Are you using (or will you use) onabotulinumtoxinA to treat certain patients with urinary incontinence?

June 1, 2012

Urology Times asked urologists if they would use botulinum toxin to treat urinary incontinence.

I think it would require a learning curve, and it wouldn't be a permanent solution because it only lasts a few months. That would, in all probability, make it a costly treatment, but it would definitely be an option when the anticholinergics don't work.

It doesn't always work. I had a patient with severe incontinence where nothing worked, so I sent her to a specialist. He treated her with the botulinum toxin with very little response, so although it would definitely be an option to be tried, it isn't 100% effective."

"I went to a seminar by Dr. Victor Nitti at New York University, who has done a lot of that research, and he had some good results with it.

I could see Botox being an effective alternative, but whether or not I would use it could depend on whether there was much government regulation; I know it used to be on a list that required government inspection of the doctor's office and logs. We do have a surgery center, and it could probably be done there."

Joel Abramowitz, MD
Jersey City, NJ

"My partner is a neuro-urologist who does Botox a lot, and taught me how to do it, so I've had the opportunity to use it about a half dozen times in the past year on patients with chronic instability.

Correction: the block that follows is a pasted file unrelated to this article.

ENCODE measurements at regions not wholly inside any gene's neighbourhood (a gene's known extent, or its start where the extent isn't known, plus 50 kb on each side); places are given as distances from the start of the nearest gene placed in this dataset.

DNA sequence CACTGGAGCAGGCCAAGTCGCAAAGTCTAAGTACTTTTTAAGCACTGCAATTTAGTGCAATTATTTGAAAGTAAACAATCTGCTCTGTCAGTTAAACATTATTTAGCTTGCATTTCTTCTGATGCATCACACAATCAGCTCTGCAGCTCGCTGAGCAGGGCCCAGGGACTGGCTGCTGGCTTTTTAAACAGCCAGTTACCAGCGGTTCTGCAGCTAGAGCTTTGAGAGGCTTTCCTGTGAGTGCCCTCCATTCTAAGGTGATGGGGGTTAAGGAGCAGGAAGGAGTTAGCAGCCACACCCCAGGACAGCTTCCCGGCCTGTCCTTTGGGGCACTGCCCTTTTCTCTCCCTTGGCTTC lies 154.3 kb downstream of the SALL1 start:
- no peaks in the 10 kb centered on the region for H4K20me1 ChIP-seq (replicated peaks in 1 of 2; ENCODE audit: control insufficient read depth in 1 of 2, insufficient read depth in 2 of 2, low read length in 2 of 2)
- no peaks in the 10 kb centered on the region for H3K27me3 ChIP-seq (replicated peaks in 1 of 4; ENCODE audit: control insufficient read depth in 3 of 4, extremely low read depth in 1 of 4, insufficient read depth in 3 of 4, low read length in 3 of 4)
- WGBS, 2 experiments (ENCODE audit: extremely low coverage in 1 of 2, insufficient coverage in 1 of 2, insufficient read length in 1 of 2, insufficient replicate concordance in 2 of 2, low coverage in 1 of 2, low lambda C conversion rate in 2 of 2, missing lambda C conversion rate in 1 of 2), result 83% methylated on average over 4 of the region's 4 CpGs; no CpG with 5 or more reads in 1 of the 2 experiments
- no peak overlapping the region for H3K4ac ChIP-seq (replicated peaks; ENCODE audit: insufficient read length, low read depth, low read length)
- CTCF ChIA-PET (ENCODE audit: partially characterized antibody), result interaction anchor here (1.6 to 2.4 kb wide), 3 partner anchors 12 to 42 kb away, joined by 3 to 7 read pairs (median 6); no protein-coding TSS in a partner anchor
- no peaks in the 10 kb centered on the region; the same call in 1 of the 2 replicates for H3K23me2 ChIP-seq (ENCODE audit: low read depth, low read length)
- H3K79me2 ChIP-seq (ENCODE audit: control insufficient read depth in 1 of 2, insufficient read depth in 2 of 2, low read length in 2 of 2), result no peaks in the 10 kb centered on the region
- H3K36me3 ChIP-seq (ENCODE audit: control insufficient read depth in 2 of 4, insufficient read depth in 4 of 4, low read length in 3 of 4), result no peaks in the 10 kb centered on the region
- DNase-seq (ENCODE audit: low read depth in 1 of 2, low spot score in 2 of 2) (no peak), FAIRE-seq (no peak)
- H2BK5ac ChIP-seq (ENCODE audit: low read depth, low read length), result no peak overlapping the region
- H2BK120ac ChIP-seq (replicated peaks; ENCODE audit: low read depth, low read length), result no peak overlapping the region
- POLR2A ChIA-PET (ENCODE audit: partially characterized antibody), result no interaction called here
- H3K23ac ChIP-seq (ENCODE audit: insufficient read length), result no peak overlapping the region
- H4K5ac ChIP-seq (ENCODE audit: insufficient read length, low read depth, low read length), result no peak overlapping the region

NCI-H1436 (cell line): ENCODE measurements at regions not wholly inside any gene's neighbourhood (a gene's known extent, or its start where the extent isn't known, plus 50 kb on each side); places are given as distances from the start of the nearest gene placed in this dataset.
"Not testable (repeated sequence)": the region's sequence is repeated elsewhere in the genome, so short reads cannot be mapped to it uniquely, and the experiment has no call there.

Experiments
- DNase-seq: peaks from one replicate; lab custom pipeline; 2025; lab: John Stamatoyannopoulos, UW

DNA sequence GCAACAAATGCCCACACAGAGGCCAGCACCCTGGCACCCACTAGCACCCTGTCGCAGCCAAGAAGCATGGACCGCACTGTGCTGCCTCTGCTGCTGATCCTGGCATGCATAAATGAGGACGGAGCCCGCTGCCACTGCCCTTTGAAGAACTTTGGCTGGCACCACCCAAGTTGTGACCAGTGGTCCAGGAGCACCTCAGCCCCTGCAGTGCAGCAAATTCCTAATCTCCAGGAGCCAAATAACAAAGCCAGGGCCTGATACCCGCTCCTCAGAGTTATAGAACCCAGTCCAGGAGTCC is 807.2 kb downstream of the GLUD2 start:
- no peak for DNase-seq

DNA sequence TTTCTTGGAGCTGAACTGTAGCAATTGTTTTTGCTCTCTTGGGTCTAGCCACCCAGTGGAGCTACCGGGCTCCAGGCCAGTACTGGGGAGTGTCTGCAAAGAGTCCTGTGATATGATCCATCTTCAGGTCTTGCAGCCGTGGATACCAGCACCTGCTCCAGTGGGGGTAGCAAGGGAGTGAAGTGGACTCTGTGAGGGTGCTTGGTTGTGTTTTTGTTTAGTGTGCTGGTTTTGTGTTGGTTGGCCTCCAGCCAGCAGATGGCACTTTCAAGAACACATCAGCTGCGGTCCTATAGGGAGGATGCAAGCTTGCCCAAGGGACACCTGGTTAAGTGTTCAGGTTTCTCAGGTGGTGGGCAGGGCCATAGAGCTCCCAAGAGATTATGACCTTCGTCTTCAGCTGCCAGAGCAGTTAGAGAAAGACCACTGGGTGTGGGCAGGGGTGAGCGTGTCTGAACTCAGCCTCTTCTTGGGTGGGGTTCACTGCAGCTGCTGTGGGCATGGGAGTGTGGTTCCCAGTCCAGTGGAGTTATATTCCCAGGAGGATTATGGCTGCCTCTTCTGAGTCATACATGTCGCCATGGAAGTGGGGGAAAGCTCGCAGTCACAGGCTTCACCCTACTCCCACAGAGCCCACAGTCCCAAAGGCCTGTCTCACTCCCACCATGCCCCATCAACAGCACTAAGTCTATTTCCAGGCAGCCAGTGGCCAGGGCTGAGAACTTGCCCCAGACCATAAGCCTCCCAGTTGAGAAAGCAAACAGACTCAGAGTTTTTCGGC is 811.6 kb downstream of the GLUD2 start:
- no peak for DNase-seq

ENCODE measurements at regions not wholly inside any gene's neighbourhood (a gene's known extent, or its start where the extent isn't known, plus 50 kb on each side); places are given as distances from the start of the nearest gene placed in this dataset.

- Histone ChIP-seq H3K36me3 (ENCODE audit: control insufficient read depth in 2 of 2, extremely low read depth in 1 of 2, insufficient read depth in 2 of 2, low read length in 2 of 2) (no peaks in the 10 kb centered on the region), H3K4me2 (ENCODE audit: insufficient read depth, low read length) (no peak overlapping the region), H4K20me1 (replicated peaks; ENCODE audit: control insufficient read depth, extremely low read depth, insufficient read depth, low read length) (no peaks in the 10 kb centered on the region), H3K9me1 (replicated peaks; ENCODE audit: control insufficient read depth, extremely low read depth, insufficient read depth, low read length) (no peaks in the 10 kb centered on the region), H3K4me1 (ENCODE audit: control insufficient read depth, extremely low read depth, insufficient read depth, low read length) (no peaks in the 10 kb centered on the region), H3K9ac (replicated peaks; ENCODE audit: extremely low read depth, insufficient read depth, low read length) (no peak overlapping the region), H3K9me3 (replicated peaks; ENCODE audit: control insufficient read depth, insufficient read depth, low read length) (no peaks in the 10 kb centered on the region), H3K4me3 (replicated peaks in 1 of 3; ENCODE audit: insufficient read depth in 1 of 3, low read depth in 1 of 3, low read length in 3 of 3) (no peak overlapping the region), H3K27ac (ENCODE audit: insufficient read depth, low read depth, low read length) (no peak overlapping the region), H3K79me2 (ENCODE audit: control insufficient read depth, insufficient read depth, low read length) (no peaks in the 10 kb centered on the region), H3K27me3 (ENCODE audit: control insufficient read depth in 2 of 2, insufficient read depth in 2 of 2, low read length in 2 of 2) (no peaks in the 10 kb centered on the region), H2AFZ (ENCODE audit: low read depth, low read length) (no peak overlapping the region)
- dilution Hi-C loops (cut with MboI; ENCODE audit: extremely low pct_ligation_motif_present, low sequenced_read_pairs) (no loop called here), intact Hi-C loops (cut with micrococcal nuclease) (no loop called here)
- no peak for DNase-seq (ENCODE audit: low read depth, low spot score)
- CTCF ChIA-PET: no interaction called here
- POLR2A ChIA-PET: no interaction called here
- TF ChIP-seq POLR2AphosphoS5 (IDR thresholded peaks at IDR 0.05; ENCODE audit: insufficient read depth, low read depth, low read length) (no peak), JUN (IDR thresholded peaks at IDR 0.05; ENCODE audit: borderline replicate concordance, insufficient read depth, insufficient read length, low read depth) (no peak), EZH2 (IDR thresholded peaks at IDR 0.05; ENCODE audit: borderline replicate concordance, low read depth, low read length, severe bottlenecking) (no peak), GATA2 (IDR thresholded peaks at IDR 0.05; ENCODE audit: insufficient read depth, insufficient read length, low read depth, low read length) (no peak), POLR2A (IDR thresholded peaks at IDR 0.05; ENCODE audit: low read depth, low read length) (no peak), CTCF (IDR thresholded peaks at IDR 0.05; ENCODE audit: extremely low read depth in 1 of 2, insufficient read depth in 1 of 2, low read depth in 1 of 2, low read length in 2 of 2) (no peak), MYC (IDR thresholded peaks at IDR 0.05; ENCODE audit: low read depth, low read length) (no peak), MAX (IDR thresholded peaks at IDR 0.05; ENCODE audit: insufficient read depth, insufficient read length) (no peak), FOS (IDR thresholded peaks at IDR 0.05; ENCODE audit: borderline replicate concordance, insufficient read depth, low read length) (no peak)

It's a fairly easy technique to learn, patients seem to respond quite well to it, and it's one less oral medication. Polypharmacy is a concern, because usually bladder instability is not an isolated condition and patients are usually on medicines for other conditions. So I'm glad I can do something they can tolerate in the office and not have to go to the OR.

Proper selection of patients is important. They have to have some bladder contractability; you don't want to put them into urinary retention.

I've used it in both men and women, but I wouldn't use it on someone with an enlarged prostate for fear it could relax the bladder to the point of urinary retention, and the Botox can last for 6 to 9 months. That would be miserable."

Jeffrey Cooper, MD
Harbor City, CA